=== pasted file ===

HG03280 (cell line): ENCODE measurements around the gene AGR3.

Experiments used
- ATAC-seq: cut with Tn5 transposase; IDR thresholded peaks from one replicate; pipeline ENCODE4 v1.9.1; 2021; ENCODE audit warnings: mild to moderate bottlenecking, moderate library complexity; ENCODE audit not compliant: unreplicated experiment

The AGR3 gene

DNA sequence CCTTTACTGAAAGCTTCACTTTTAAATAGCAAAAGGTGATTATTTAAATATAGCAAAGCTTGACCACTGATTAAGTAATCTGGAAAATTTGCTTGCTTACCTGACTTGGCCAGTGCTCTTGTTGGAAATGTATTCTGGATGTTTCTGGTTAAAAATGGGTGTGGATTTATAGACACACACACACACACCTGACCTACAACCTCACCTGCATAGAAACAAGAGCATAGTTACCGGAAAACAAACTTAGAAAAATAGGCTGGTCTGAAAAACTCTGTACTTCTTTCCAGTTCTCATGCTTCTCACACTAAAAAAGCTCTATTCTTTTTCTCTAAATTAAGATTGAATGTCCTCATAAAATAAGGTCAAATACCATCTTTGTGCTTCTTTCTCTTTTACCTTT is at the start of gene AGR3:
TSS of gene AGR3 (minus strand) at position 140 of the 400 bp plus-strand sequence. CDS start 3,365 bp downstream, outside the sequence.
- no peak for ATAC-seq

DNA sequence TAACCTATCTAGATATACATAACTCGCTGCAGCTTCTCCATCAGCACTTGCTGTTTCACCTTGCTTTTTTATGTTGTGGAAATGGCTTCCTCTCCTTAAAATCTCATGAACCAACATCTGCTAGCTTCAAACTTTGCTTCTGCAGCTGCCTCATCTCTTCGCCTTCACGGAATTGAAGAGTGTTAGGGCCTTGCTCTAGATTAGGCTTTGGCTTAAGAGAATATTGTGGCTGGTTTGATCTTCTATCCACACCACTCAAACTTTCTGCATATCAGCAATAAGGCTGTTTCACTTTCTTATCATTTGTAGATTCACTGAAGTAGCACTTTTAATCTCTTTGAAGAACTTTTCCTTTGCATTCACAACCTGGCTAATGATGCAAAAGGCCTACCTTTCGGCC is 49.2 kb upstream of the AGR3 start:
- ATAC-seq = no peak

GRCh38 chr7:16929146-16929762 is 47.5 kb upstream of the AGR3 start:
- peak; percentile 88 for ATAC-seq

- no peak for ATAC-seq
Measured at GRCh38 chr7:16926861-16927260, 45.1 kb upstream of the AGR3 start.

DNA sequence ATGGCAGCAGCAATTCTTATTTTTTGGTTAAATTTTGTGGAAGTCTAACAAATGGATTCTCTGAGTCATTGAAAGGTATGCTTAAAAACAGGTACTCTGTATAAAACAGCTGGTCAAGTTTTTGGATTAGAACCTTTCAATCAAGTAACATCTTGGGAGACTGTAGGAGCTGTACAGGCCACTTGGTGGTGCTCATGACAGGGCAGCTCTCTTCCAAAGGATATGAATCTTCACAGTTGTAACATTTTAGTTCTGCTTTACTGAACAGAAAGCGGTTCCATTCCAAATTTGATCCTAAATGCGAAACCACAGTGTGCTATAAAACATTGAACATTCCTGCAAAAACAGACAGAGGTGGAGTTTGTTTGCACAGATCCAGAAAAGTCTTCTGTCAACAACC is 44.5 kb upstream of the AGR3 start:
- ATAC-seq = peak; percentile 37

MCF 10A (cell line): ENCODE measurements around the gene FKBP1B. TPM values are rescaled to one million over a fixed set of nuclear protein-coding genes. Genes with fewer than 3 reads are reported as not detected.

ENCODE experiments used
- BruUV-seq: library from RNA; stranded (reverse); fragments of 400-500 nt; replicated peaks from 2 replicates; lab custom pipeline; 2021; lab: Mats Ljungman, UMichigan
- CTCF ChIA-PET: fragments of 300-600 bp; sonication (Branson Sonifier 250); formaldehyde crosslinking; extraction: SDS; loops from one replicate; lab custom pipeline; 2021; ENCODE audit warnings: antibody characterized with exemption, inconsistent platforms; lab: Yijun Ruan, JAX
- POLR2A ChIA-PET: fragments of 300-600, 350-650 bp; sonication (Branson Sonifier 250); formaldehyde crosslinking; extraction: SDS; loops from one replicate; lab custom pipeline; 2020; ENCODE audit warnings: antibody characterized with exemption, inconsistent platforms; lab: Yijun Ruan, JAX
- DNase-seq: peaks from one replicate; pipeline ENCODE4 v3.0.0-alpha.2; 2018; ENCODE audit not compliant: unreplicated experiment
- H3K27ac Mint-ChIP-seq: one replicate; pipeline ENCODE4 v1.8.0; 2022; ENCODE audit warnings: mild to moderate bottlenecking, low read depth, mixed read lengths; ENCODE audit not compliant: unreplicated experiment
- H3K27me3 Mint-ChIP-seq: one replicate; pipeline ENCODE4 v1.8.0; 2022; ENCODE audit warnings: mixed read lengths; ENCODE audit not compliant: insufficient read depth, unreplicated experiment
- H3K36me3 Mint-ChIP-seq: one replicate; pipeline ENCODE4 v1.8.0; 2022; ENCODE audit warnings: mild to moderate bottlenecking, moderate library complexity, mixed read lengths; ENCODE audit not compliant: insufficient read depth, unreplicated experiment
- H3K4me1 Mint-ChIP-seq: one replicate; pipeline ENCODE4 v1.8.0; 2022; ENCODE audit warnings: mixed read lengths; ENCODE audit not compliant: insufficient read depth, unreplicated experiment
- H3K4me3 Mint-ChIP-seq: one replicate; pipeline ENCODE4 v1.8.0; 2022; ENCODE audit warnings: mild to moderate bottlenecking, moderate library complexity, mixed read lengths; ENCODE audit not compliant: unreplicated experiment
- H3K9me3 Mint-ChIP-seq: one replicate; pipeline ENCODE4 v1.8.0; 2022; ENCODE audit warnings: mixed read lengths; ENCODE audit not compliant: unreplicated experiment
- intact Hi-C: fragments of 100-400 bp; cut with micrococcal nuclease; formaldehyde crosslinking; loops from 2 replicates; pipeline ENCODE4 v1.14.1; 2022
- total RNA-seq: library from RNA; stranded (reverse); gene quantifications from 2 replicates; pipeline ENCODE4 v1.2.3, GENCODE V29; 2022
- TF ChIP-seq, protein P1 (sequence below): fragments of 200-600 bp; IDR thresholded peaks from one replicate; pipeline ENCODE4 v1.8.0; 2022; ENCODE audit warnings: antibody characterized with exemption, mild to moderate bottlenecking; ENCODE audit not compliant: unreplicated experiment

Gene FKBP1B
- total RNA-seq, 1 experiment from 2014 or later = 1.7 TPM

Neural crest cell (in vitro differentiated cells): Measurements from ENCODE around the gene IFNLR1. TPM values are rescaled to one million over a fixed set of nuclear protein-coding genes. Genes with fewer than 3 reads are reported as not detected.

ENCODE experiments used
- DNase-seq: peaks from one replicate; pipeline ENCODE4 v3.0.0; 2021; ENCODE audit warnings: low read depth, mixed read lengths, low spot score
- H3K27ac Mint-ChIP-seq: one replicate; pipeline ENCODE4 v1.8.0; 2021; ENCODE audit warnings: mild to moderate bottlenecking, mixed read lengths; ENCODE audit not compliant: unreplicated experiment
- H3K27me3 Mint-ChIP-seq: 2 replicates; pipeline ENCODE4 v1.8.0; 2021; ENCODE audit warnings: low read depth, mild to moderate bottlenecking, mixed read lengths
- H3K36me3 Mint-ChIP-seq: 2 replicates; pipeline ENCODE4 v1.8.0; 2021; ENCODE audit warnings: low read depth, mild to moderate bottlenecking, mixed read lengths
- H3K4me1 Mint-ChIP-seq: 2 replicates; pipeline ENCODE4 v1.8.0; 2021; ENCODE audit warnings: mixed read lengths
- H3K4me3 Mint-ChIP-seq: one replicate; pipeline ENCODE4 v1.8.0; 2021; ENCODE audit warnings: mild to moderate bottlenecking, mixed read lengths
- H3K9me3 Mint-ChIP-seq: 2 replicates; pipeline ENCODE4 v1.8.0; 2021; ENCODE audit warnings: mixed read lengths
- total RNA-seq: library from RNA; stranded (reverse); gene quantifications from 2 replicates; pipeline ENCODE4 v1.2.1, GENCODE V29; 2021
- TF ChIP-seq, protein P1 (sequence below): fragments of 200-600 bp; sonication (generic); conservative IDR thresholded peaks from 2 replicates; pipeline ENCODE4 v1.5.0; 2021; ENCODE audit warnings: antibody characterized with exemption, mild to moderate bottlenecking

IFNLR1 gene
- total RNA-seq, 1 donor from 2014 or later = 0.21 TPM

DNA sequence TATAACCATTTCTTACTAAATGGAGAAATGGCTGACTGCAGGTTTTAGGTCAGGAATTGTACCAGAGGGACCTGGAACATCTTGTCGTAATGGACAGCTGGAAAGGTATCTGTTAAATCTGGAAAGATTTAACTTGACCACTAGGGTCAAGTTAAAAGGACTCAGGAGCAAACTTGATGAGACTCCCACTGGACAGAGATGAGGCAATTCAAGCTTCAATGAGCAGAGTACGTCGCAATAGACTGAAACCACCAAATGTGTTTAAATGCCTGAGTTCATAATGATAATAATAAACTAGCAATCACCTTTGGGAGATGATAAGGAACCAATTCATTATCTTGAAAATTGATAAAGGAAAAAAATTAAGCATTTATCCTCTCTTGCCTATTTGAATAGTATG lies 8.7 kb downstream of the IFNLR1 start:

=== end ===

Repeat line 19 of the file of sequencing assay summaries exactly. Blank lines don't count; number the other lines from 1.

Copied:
- CTCF ChIA-PET: fragments of 300-600 bp; sonication (Branson Sonifier 250); formaldehyde crosslinking; extraction: SDS; loops from one replicate; lab custom pipeline; 2021; ENCODE audit warnings: antibody characterized with exemption, inconsistent platforms; lab: Yijun Ruan, JAX